Thanksgiving Tips & Tricks
Are you looking forward to Thanksgiving???—not just the break from school; I’m talking about the most important thing, the FOOD! What special Thanksgiving dish are you looking forward to? Are you a traditional turkey and stuffing kind of person or do you have some cool family traditions like sweet casseroles and pies? No matter what you’re looking forward to this week, I want you to be able to feel like you can enjoy it, without fear of weight gain or feeling uncomfortably full.
Tips & Tricks
If you’ve read our other articles, you already know what’s coming: if you don’t want to overeat at Thanksgiving dinner, don’t skip breakfast and lunch. I know your logic! “The food is sooo good I have to save up so I can eat as much as possible!” Do you really? Does that last bite—when you’re overfull and physically uncomfortable—taste as good as the first? Think about it…it doesn’t! Sometimes it might even feel laborious to finish what’s on your plate. Your intense hunger from waiting all day to eat, combined with the “special” quality of all these holiday-specific foods, essentially tricks you into overeating, and feeling not too great, when you should be feeling awesome and enjoying time with your friends and family.
So let’s double back and figure out how to not get cornered by this typical holiday eating pattern. Consider the following steps on Thanksgiving:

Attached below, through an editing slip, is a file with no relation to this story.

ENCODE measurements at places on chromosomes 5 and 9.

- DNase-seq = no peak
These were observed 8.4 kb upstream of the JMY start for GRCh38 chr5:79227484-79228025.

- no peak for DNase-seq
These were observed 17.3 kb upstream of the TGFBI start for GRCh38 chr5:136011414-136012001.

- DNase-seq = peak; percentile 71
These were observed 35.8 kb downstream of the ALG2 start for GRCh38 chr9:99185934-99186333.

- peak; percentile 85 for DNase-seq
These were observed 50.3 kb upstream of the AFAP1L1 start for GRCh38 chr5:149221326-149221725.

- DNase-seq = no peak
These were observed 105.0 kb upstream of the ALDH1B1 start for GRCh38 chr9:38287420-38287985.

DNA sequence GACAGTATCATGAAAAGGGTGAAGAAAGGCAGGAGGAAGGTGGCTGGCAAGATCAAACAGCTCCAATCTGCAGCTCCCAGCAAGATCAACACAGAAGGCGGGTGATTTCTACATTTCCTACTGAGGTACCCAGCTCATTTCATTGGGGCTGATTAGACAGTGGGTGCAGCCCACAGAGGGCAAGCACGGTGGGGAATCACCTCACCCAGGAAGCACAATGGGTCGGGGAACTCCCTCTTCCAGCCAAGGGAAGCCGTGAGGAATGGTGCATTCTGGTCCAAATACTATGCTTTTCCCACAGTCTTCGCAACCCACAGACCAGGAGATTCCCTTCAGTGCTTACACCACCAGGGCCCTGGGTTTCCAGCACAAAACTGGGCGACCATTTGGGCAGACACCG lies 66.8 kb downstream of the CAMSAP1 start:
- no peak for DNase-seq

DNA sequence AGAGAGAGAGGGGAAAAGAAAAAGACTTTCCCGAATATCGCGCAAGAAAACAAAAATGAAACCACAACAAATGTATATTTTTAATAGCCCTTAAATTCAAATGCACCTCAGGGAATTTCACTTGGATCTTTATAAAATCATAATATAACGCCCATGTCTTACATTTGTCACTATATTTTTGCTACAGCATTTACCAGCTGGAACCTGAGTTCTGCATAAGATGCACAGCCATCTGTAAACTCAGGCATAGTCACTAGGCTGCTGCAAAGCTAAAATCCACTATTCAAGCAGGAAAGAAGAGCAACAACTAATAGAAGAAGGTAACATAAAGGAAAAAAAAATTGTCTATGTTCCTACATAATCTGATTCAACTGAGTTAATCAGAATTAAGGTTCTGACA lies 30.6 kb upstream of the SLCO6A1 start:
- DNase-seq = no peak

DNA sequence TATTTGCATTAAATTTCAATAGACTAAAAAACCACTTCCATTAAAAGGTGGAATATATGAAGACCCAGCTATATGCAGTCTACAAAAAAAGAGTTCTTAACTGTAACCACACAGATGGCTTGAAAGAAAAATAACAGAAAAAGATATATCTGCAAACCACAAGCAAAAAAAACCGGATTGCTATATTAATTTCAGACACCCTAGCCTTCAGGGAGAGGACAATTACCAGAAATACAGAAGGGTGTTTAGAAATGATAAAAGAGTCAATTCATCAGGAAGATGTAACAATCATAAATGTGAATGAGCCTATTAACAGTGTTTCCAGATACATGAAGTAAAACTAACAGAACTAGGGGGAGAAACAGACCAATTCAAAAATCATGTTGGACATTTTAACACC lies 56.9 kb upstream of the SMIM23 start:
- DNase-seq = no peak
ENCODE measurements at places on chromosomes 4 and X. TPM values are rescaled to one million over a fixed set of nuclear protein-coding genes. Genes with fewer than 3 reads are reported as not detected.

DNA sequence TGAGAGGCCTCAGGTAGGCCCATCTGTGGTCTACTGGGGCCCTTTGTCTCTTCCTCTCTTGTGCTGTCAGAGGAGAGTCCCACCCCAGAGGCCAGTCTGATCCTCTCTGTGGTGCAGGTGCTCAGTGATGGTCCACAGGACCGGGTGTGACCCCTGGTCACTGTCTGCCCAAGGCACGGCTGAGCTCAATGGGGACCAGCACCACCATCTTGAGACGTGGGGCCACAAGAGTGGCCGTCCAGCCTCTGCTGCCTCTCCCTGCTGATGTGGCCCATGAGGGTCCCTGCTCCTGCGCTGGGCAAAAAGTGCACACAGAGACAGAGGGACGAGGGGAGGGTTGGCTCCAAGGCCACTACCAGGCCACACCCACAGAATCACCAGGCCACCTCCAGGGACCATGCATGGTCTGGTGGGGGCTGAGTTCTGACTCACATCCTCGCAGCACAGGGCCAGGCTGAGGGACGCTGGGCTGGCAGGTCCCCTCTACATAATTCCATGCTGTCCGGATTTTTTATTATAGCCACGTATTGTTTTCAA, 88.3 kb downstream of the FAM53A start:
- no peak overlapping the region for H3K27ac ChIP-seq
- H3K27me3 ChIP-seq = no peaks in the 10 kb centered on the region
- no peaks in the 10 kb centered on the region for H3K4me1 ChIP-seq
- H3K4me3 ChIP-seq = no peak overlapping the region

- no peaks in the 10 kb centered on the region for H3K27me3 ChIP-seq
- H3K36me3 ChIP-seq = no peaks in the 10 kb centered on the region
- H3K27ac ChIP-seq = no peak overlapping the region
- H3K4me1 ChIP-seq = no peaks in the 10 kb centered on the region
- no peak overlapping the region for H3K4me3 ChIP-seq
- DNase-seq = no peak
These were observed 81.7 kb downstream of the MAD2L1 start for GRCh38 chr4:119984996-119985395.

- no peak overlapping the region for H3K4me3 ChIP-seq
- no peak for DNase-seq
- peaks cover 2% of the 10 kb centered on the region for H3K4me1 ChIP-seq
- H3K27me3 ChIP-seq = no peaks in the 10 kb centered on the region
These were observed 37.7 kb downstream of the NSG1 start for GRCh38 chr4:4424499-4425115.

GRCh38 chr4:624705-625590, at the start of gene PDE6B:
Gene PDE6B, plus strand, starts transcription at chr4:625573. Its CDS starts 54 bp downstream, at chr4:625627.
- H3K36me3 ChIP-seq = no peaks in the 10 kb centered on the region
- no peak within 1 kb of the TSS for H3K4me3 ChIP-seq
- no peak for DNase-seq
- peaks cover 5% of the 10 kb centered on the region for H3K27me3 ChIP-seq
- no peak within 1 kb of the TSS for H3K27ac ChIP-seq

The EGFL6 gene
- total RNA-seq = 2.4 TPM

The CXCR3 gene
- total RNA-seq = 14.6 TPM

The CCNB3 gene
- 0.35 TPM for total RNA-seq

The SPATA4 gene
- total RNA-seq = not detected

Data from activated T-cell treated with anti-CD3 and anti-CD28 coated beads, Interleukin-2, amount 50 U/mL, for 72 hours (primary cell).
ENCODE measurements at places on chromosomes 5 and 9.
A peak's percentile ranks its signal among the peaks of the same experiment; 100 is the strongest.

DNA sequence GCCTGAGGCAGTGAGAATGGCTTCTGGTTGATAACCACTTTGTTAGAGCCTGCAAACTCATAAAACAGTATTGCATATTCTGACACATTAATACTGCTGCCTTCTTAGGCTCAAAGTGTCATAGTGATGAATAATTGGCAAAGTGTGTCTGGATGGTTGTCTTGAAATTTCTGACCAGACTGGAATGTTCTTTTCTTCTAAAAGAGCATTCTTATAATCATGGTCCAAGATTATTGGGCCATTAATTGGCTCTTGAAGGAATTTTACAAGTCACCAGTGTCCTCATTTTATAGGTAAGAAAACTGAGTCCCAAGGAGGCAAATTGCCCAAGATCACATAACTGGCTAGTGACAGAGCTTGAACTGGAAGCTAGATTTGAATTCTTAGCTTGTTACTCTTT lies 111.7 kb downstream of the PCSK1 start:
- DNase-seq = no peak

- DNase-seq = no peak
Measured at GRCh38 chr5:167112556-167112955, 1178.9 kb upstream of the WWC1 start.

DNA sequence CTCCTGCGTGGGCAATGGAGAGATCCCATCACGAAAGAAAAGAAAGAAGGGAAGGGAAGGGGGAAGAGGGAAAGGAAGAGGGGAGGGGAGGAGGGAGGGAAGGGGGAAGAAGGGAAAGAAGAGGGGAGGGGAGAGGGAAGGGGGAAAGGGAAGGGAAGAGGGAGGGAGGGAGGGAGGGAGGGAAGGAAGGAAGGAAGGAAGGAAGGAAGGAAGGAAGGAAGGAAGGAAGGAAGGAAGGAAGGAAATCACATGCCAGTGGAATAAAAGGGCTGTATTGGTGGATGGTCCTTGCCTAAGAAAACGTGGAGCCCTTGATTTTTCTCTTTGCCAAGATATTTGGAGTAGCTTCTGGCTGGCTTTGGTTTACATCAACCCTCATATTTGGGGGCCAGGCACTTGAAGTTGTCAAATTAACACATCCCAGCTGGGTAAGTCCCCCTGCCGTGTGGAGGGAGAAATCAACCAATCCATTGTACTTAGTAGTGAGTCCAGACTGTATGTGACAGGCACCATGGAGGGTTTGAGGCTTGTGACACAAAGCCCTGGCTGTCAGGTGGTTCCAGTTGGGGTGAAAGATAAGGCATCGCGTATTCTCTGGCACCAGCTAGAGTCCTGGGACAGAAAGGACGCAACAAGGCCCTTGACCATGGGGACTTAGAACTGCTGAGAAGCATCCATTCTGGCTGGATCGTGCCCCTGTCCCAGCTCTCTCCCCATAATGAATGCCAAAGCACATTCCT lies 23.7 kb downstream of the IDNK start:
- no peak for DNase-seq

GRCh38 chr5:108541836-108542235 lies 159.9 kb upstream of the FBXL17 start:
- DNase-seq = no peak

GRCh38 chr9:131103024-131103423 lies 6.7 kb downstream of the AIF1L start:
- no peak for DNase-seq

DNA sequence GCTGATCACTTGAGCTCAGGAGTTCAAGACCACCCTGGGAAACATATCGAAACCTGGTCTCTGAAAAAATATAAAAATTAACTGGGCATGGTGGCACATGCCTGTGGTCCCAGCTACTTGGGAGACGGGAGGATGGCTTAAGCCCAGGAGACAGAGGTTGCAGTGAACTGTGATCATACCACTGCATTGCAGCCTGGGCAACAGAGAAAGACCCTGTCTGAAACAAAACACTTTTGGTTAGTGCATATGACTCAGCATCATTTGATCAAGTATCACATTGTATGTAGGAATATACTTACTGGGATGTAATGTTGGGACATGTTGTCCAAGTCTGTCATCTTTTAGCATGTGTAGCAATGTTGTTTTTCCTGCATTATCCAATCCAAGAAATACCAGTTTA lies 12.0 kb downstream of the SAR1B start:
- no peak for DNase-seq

Step 1: Eat Breakfast
Step 2: Eat snacks if necessary
Step 3: Eat Lunch
Step 4: Eat more snacks if necessary
Step 5: Enjoy your dinner (mindfully!)
You know how this goes by now: eating balanced meals and snacks consistently throughout the day can help curb hunger and cravings later in the day. Basically, if you’re not starving when you sit down to dinner, you will be less likely to overeat. So don’t feel like you have to save up for dinner! Yes, it’s true, the foods you eat at Thanksgiving may be somewhat special in that you don’t eat them very often. However, that doesn’t mean you can’t get the maximum enjoyment from these foods by eating what you might consider a “normal”-size dinner amount of them. Consider eating your Thanksgiving foods mindfully. That means slowing down and savoring every bite, which is easier to do when you’re not starving, wouldn’t you agree?